“For a lot of people, authenticity comes with Mom’s cooking, Grandma’s cooking, and a lot of people think that that’s the only way it is. And that’s a high standard that no food vendor could ever live up to,” says Burzell. “We don’t say we’ll cater to this group or that group. We kind of just cater to us. We’ll make dishes we feel like we’re 100 percent happy with. Sales will dictate over time. If something is too foreign or spicy, it’ll either phase itself out or it’ll sell phenomenally. We’ve seen both—where something really authentic will sell great or horribly.”

As at Little Uncle and Kedai Makan, which started as pop-ups, Aaron Strauss takes a similar approach at his Hummus Pop-Up, ditching the usual formula of a hummusia (a restaurant featuring hummus, handmade pitas with small plates of traditional toppings, and salads) and crafting the menu to suit his tastes using local produce.

“My concept was that the toppings and dips would be authentic, but the salads would be more Northwest,” he says. “I added more bulgar to the tabbouleh, because it is what I think people here would be more used to and how I prefer to have it.”

Strauss attended Jewish school in his youth, but gained a greater understanding of the cuisine after studying in Haifa, Israel, while attending the UW. There he talked with store owners, visited markets, and ate at many restaurants, including one called Abu Shaker, which inspired his pop-up that pays homage to hummusias. “So much of [Middle Eastern] culture is about hospitality, and so much of that is communicated through food,” he says. “It’s about maintaining the integrity of the culture, using a lot of traditional ingredients but also interpreting it towards my taste and towards what we have available.”

Strauss, currently planning his second pop-up, intends to return to Israel in September. He hopes to reach out to Israeli and other communities through the help of some friends, but admits that earning the respect and patronage of ethnic communities may be a challenge. “So much of it is that nationality and ethnicity is so important in that part of the world. So many people would take issue with making this food, but for me, I want to pay homage to it, but change it a little bit to make it my own and make it good for the market.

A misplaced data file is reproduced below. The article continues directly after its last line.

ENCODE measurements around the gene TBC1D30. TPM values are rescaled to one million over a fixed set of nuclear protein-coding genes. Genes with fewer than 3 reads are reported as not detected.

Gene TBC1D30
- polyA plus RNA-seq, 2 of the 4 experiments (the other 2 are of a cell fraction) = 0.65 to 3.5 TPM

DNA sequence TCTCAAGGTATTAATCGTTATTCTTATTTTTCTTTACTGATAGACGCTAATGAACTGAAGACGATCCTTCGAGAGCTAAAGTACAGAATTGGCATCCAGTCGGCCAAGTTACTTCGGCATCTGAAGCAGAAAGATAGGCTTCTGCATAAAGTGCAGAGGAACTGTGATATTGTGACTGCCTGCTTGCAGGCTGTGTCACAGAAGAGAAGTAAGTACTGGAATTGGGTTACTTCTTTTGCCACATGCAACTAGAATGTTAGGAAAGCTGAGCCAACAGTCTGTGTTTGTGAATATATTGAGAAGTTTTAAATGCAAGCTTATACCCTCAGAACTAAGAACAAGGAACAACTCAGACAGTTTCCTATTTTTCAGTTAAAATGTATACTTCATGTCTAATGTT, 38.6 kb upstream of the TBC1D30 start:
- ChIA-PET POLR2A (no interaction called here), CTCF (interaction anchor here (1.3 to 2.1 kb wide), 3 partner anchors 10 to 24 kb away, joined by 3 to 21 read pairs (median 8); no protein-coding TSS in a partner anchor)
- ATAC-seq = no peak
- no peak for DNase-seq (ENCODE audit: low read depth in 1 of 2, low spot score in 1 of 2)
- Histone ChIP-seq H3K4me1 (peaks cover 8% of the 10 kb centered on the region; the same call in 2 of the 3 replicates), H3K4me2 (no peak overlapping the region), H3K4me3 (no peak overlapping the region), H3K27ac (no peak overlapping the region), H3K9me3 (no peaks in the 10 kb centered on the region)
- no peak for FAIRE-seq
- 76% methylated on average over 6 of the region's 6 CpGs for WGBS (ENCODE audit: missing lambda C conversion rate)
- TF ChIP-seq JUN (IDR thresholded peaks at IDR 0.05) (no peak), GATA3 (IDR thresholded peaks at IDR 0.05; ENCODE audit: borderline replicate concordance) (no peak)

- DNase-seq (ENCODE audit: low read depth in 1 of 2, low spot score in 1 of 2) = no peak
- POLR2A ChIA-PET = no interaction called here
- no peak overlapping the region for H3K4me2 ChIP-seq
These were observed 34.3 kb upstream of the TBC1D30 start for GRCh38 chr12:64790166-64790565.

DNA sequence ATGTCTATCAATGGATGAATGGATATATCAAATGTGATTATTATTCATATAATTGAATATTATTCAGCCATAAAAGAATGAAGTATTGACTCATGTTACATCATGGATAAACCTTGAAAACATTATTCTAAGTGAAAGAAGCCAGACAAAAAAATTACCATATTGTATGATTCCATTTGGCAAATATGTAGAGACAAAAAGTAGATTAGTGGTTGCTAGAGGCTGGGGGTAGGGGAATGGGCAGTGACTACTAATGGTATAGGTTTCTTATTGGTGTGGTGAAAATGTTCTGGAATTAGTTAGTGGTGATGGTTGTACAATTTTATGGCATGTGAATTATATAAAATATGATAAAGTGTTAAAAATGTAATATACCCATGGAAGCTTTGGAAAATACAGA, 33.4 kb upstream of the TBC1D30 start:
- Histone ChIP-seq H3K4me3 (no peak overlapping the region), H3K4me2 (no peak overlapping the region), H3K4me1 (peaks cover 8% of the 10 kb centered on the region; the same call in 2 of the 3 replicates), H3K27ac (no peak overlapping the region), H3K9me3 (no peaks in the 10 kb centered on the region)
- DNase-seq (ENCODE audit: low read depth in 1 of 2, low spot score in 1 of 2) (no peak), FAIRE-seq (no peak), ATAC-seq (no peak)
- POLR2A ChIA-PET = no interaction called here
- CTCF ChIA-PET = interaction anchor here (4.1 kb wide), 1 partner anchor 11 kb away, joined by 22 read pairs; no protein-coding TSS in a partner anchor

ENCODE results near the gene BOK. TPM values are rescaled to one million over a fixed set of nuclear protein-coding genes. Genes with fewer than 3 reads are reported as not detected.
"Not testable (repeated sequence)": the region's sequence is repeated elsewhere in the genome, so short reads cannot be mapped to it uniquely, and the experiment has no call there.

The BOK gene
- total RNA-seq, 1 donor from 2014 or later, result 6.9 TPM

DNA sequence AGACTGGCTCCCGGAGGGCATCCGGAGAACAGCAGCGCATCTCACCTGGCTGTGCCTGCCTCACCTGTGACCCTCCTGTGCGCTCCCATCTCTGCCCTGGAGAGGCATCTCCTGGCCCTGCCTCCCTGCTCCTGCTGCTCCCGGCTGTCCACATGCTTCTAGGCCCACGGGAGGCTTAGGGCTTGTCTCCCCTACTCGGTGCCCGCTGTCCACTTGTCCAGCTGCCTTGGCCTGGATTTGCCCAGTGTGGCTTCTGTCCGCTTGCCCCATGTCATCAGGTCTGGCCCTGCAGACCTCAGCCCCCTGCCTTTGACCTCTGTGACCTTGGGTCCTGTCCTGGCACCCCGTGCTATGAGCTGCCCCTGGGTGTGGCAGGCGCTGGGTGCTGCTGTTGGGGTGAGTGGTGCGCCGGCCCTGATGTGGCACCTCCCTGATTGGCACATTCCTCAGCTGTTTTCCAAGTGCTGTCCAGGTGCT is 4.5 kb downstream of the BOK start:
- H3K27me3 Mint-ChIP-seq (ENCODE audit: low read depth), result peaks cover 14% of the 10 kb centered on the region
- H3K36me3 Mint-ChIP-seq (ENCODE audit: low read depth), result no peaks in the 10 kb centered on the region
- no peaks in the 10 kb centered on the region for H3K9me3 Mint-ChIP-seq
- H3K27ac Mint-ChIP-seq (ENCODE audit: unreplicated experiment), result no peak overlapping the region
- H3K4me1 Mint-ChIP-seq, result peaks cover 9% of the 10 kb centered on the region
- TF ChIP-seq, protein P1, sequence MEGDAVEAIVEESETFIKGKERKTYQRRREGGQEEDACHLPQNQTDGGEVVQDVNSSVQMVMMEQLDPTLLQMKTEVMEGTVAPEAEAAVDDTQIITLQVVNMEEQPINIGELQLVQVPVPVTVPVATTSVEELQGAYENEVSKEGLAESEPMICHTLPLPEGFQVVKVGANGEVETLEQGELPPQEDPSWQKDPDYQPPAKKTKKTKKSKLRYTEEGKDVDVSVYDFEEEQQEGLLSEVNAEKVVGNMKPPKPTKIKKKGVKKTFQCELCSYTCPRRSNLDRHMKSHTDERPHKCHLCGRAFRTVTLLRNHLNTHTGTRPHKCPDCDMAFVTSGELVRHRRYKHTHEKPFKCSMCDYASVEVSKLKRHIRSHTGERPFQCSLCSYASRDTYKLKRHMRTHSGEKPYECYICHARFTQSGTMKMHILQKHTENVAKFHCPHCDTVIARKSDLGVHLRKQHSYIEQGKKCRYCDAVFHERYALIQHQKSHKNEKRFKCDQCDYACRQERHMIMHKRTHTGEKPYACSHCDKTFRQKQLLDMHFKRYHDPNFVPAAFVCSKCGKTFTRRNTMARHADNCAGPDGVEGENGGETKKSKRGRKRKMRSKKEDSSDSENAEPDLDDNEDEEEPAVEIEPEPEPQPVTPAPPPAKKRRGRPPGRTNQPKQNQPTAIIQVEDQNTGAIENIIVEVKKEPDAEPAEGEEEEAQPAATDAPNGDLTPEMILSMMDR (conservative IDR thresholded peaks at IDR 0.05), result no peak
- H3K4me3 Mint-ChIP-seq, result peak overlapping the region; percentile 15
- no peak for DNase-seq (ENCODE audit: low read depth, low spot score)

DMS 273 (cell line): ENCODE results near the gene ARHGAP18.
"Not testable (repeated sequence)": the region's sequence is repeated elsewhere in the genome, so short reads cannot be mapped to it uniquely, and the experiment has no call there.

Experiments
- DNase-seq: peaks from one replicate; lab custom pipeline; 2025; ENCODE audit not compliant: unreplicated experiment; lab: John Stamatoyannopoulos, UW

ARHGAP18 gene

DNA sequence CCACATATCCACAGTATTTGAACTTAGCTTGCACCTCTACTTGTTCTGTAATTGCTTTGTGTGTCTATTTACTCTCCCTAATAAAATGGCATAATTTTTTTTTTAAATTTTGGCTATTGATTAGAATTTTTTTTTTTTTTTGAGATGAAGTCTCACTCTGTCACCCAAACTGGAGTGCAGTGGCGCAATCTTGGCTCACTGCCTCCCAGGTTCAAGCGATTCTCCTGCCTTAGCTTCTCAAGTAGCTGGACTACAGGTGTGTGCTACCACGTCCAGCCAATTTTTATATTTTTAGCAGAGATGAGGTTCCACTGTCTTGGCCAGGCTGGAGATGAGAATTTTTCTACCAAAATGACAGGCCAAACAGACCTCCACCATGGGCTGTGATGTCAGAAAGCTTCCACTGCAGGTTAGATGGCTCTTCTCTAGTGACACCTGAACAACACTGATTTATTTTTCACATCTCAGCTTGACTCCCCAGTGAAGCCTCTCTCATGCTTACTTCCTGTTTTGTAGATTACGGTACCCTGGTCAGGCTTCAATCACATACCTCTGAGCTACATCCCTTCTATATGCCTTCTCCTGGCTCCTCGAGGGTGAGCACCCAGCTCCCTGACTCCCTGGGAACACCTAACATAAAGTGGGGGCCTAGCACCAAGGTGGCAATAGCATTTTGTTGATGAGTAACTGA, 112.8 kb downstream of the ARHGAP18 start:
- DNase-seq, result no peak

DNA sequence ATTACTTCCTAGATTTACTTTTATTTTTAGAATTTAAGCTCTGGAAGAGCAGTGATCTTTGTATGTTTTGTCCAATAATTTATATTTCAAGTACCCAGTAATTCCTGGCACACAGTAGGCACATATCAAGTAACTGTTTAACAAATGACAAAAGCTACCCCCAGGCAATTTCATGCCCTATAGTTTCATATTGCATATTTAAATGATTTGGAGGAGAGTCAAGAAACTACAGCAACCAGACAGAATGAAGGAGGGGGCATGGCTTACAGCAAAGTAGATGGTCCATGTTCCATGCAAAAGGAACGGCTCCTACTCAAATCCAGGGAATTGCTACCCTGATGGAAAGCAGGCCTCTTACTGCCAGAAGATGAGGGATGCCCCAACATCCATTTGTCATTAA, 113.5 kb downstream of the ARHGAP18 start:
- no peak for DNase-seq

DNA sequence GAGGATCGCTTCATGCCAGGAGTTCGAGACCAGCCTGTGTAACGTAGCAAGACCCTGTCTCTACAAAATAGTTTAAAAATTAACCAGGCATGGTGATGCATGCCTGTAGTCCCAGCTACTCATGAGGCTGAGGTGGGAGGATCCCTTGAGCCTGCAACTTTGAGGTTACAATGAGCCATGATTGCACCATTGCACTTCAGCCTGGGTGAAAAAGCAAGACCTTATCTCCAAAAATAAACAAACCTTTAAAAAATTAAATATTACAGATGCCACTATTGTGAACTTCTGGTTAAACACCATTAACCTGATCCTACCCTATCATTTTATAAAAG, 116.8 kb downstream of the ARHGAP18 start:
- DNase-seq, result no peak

“Thinking about it, I really want to transcend politics and regions,” he adds. “It is such a sensitive issue that if I said it was an Israeli restaurant, some people would be immediately turned off. It seems like food is a pretty easy way to transcend borders.” At Strauss’ inaugural pop-up at Brimmer & Heeltap this month, his menu offered a pickle jar inspired by the pickle bar found at falafel stands; an Egyptian-style fūl reminiscent of the few days he spent in Cairo; housemade pita made from locally grown chickpeas, favas, and flour; and Northwest salads using locally farmed produce.

“Part of the fun in cooking to me is not being held back by restrictions . . . Because I didn’t grow up eating [wonton mee] or my grandma doesn’t make [it] a certain way, I can take every wonton mee I’ve ever had and make it how I want it. I think that gives us an edge,” says Burzell.

He notes that even his favorite curry mee stall in Penang, Malaysia, has its naysayers, with some blogs stating that the soup is made differently from the traditional Penang style. Burzell has researched many of these blogs, articles, and cookbooks, which turn up various ways to make a single dish, but he asserts that embracing these differences is itself authentic. “Nobody cares that it has to be one way. It’s silly for anybody ever to say, ‘The roti canai is only done like this, Penang laksa is only like this.’ Every vendor is different. It’s those differences that make it unique and make one vendor OK, one horrible, and one exceptional.”

The unending variants means there’s more for Burzell and Wilson to learn: many more trips to Malaysia, more dishes to try in their small space, and more research to accompany those dishes. Dishes at Little Uncle also continue to evolve, including a khao mun gai now served with a sprinkling of crispy fried chicken skin, a non-traditional garnish. Frank credits their cook Rose (Caucasian, if you must know), who sought a creative way to use the skins left over from preparing the dish. Who’s to say no vendor in Thailand has done the same?

food@seattleweekly.com

*Tiffany Ran is the founder of BlindCock Media, which provides social media and marketing services for restaurants and chefs in Seattle, including Kedai Makan. She cooks at Barnacle Bar.